The use of virtual machines is getting very popular in the web hosting world. Particularly exciting to many people is Amazon.com’s EC2 — which means Elastic Compute Cloud. It’s a large pool of virtual machines that you can rent by the hour. I know people planning on basing whole companies on this system, because they can build an application that scales up by adding more virtual machines on demand. It’s decently priced and a lot cheaper than building it yourself in most cases.
In many ways, something like EC2 would be great for all those web sites which deal with the “slashdot” effect. I hope to see web hosters, servers and web applications just naturally allow scaling through the addition of extra machines. This typically means either some round-robin-DNS, or a master server that does redirects to a pool of servers, or a master cache that processes the data from a pool of servers, or a few other methods. Dealing with persistent state that can’t be kept in cookies requires a shared database among all the servers, which may make the database the limiting factor. Rumours suggest Amazon will release an SQL interface to their internal storage system which presumably is highly scalable, solving that problem.
As noted, this would be great for small to medium web sites. They can mostly run on a single server, but if they ever see a giant burst of traffic, for example by being linked to from a highly popular site, they can in minutes bring up extra servers to share the load. I’ve suggested this approach for the Battlestar Galactica Wiki I’ve been using — normally their load is modest, but while the show is on, each week, predictably, they get such a huge load of traffic when the show actually airs that they have to lock the wiki down. They have tried to solve this the old fashioned way — buying bigger servers — but that’s a waste when they really just need one day a week, 22 weeks a year, of high capacity.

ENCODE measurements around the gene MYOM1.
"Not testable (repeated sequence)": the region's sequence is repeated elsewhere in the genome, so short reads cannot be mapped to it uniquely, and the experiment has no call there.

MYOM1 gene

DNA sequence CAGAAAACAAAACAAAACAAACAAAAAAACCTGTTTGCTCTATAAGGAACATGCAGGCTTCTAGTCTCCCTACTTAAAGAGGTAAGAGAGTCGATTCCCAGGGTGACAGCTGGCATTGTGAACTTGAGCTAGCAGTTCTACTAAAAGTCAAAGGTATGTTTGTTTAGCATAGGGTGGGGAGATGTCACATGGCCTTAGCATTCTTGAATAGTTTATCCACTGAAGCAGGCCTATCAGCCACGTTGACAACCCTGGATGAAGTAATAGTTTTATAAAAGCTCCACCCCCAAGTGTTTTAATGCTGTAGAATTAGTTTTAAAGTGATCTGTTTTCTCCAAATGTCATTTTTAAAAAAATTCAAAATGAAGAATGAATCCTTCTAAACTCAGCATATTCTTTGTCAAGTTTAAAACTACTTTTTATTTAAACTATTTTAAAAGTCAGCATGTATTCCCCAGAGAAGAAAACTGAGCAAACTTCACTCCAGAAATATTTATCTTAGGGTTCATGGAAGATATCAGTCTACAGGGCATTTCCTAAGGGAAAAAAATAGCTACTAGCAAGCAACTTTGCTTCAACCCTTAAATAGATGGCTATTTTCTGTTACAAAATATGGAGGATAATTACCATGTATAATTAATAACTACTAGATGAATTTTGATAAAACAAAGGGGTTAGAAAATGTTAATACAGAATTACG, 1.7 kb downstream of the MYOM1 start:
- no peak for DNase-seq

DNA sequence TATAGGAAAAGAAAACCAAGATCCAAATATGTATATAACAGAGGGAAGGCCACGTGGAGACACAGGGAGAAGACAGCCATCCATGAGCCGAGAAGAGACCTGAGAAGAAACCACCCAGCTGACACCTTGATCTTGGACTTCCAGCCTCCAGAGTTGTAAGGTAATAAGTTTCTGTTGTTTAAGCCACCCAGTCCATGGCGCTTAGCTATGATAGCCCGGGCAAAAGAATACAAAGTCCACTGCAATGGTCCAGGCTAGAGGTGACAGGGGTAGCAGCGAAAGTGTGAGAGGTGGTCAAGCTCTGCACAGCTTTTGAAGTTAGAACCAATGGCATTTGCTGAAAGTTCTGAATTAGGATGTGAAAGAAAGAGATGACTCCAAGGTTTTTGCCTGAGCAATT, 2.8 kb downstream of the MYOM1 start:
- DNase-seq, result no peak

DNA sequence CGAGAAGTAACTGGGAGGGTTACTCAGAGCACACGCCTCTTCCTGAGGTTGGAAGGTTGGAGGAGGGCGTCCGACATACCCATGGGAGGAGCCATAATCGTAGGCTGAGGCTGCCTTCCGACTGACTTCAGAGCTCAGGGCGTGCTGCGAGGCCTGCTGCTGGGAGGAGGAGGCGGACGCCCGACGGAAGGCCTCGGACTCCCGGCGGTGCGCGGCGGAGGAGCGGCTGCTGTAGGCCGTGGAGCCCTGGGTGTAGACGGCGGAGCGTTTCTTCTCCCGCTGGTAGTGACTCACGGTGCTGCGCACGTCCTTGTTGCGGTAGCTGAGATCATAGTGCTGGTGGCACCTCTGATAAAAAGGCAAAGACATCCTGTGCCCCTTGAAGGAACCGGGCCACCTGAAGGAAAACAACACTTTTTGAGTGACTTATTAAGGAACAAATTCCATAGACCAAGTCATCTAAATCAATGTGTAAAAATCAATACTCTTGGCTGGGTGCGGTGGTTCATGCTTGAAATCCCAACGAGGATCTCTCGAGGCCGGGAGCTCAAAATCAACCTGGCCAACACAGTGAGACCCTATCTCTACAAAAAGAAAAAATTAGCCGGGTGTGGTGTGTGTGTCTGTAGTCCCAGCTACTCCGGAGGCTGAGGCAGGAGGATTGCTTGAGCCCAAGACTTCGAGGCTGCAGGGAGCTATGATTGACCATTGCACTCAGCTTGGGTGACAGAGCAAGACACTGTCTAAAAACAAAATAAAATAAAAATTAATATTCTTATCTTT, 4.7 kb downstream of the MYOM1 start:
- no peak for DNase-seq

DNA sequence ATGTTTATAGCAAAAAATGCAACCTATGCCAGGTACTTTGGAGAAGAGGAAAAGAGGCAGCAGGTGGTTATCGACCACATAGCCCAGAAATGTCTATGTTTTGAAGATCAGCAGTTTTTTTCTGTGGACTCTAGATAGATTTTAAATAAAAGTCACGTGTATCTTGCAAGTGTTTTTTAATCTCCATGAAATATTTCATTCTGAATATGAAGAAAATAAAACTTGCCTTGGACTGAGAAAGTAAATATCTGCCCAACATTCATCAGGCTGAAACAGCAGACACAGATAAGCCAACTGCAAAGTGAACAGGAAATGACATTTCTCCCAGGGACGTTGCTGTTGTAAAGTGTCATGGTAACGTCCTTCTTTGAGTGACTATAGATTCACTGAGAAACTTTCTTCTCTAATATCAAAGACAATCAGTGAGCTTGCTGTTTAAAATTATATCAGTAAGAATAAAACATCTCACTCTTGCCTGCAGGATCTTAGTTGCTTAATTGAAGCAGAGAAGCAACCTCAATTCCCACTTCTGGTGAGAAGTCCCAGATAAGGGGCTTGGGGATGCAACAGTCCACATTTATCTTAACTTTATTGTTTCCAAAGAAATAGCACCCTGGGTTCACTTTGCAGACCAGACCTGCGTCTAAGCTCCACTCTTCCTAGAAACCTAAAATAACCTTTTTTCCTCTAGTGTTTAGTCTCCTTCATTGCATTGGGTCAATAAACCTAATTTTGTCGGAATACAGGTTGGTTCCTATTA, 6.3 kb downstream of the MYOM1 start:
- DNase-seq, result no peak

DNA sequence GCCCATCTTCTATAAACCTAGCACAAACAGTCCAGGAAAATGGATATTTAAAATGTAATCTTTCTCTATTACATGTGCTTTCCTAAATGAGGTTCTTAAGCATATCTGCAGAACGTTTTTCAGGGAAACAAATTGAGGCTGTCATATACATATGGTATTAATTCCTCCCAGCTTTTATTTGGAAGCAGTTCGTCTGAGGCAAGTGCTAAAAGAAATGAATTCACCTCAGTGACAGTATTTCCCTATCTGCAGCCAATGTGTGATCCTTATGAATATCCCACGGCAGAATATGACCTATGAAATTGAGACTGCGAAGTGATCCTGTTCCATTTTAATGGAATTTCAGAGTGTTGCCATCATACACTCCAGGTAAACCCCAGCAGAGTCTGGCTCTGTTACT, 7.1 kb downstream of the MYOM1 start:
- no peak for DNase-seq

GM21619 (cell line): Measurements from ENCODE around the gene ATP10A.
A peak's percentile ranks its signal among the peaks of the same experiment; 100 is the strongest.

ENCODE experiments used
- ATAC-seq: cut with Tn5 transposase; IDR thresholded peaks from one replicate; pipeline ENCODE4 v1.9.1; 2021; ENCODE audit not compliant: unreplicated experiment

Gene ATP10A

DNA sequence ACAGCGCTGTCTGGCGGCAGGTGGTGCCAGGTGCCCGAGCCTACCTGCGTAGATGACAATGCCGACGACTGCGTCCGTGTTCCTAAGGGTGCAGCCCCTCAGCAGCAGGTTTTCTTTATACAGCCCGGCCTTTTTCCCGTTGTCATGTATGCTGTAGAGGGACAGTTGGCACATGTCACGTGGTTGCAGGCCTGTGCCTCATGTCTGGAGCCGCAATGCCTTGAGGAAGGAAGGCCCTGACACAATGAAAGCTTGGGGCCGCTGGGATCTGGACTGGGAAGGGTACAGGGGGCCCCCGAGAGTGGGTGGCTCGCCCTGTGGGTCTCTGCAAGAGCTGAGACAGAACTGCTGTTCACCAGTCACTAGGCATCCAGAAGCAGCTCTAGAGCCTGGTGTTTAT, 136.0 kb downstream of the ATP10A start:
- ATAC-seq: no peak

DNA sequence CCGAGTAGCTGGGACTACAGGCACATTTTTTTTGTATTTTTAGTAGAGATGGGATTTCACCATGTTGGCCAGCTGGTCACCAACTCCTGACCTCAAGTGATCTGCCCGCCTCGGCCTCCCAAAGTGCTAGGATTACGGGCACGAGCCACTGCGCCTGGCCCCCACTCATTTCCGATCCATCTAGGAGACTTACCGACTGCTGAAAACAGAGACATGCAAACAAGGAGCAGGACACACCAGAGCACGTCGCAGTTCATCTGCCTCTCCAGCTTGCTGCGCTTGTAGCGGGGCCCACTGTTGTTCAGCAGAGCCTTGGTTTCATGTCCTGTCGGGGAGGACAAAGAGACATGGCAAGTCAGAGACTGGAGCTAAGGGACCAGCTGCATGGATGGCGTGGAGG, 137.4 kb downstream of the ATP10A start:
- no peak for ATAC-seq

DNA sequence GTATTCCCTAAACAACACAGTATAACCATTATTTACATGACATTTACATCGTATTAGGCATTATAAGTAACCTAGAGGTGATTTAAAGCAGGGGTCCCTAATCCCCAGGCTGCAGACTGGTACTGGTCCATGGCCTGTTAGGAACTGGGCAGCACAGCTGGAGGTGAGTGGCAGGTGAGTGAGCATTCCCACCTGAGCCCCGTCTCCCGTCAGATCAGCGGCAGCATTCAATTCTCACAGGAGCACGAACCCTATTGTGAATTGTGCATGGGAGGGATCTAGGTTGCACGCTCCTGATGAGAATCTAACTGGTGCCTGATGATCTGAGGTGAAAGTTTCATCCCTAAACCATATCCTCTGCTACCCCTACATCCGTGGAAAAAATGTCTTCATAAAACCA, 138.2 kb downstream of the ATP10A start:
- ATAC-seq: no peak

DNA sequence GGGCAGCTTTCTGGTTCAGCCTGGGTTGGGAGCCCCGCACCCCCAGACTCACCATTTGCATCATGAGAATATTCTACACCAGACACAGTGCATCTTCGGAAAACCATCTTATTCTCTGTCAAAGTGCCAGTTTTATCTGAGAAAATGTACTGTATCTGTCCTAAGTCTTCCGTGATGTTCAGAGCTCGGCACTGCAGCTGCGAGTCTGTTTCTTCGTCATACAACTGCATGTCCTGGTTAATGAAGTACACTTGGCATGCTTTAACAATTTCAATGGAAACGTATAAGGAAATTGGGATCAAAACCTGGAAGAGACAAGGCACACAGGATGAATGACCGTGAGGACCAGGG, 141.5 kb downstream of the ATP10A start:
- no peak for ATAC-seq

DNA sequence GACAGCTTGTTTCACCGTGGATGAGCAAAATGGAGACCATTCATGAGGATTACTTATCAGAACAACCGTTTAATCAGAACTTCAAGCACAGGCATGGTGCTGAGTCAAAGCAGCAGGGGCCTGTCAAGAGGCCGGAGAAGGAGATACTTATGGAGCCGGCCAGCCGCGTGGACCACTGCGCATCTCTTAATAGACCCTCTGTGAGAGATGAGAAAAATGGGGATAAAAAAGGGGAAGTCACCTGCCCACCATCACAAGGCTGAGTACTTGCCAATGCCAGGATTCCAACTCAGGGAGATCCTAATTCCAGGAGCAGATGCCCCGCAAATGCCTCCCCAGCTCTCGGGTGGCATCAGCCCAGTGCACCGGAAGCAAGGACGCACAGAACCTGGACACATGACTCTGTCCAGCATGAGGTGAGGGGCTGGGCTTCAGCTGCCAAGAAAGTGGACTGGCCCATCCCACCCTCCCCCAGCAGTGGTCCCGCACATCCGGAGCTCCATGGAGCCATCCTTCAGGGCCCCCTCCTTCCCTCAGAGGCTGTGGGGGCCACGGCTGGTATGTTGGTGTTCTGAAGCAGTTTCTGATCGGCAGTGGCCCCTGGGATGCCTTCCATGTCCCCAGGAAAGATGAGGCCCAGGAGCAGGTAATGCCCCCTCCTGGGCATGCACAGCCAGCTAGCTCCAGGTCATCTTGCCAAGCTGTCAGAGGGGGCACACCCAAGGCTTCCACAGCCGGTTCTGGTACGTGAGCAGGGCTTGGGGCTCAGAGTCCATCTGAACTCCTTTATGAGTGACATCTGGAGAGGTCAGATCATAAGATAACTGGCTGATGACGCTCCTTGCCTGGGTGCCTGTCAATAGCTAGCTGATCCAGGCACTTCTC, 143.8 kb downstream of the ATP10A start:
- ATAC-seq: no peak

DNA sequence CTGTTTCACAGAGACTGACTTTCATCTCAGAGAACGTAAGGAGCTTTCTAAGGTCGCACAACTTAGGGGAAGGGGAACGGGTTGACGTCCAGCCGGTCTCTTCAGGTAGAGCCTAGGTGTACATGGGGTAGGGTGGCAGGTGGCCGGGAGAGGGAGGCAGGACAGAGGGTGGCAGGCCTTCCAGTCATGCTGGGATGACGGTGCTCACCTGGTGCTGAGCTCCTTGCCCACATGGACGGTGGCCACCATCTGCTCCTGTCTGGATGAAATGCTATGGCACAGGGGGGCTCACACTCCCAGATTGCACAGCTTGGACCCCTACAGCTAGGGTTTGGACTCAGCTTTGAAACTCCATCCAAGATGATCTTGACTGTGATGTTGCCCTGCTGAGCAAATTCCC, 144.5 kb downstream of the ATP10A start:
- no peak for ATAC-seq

However, I digress. What I really want to talk about is using such systems to get access to all sorts of platforms. As I’ve noted before, linux is a huge mishmash of platforms. There are many revisions of Ubuntu, Fedora, SuSE, Debian, Gentoo and many others out there. Not just the current release, but all the past releases, in both stable, testing and unstable branches. On top of that there are many versions of the BSD variants. read more »